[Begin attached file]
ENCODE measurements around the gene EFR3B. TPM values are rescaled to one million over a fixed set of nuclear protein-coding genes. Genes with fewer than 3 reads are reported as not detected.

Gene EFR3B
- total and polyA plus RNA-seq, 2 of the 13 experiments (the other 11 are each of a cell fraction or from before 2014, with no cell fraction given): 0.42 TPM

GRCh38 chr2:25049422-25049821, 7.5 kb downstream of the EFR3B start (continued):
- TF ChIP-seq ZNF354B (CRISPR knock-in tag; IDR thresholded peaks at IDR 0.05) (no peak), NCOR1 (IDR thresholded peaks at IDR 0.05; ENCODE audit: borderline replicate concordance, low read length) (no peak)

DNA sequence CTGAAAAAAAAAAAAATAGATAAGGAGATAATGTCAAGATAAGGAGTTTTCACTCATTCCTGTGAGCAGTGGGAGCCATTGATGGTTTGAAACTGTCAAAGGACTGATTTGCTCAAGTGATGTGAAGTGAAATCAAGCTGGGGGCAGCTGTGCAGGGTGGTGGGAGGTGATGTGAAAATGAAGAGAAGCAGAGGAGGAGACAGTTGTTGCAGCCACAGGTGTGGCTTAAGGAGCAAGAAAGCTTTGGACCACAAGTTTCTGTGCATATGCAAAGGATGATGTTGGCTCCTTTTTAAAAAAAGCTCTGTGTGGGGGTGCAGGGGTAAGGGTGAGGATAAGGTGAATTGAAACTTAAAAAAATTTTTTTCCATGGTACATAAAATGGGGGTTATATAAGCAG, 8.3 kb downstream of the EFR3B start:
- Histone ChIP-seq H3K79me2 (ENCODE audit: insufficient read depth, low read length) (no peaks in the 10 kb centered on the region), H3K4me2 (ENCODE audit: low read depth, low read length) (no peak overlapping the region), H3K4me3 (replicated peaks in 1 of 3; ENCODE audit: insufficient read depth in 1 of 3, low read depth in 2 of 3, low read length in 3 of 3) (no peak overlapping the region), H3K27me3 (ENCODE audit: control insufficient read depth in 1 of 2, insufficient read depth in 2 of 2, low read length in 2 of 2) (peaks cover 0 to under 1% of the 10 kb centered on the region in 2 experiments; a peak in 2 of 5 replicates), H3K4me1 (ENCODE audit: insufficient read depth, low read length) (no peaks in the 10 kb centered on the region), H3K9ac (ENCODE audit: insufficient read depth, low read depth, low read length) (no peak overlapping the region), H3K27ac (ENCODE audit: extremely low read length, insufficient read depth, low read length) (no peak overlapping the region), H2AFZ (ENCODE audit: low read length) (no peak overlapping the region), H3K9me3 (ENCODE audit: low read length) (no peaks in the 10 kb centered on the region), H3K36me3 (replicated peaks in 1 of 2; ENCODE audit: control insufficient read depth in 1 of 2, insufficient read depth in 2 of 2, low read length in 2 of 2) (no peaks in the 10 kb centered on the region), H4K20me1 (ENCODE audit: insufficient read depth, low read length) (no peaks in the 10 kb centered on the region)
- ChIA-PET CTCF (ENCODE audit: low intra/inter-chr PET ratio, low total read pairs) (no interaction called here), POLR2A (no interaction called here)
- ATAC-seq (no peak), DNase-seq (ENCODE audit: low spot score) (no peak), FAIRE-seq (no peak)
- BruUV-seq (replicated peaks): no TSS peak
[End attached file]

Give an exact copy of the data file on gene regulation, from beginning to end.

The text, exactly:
ENCODE measurements around the gene EFR3B. TPM values are rescaled to one million over a fixed set of nuclear protein-coding genes. Genes with fewer than 3 reads are reported as not detected.

Gene EFR3B
- total and polyA plus RNA-seq, 2 of the 13 experiments (the other 11 are each of a cell fraction or from before 2014, with no cell fraction given): 0.42 TPM

GRCh38 chr2:25049422-25049821, 7.5 kb downstream of the EFR3B start (continued):
- TF ChIP-seq ZNF354B (CRISPR knock-in tag; IDR thresholded peaks at IDR 0.05) (no peak), NCOR1 (IDR thresholded peaks at IDR 0.05; ENCODE audit: borderline replicate concordance, low read length) (no peak)

DNA sequence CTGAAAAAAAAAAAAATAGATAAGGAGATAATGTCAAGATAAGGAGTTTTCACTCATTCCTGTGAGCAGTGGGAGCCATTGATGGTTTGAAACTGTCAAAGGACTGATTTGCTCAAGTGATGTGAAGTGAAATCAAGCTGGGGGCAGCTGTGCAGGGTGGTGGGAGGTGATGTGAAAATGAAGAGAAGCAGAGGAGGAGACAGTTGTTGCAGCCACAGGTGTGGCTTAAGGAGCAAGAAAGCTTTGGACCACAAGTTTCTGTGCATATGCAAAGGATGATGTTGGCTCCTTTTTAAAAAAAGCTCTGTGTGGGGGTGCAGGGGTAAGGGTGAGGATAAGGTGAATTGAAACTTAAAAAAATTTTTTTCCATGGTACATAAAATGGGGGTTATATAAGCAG, 8.3 kb downstream of the EFR3B start:
- Histone ChIP-seq H3K79me2 (ENCODE audit: insufficient read depth, low read length) (no peaks in the 10 kb centered on the region), H3K4me2 (ENCODE audit: low read depth, low read length) (no peak overlapping the region), H3K4me3 (replicated peaks in 1 of 3; ENCODE audit: insufficient read depth in 1 of 3, low read depth in 2 of 3, low read length in 3 of 3) (no peak overlapping the region), H3K27me3 (ENCODE audit: control insufficient read depth in 1 of 2, insufficient read depth in 2 of 2, low read length in 2 of 2) (peaks cover 0 to under 1% of the 10 kb centered on the region in 2 experiments; a peak in 2 of 5 replicates), H3K4me1 (ENCODE audit: insufficient read depth, low read length) (no peaks in the 10 kb centered on the region), H3K9ac (ENCODE audit: insufficient read depth, low read depth, low read length) (no peak overlapping the region), H3K27ac (ENCODE audit: extremely low read length, insufficient read depth, low read length) (no peak overlapping the region), H2AFZ (ENCODE audit: low read length) (no peak overlapping the region), H3K9me3 (ENCODE audit: low read length) (no peaks in the 10 kb centered on the region), H3K36me3 (replicated peaks in 1 of 2; ENCODE audit: control insufficient read depth in 1 of 2, insufficient read depth in 2 of 2, low read length in 2 of 2) (no peaks in the 10 kb centered on the region), H4K20me1 (ENCODE audit: insufficient read depth, low read length) (no peaks in the 10 kb centered on the region)
- ChIA-PET CTCF (ENCODE audit: low intra/inter-chr PET ratio, low total read pairs) (no interaction called here), POLR2A (no interaction called here)
- ATAC-seq (no peak), DNase-seq (ENCODE audit: low spot score) (no peak), FAIRE-seq (no peak)
- BruUV-seq (replicated peaks): no TSS peak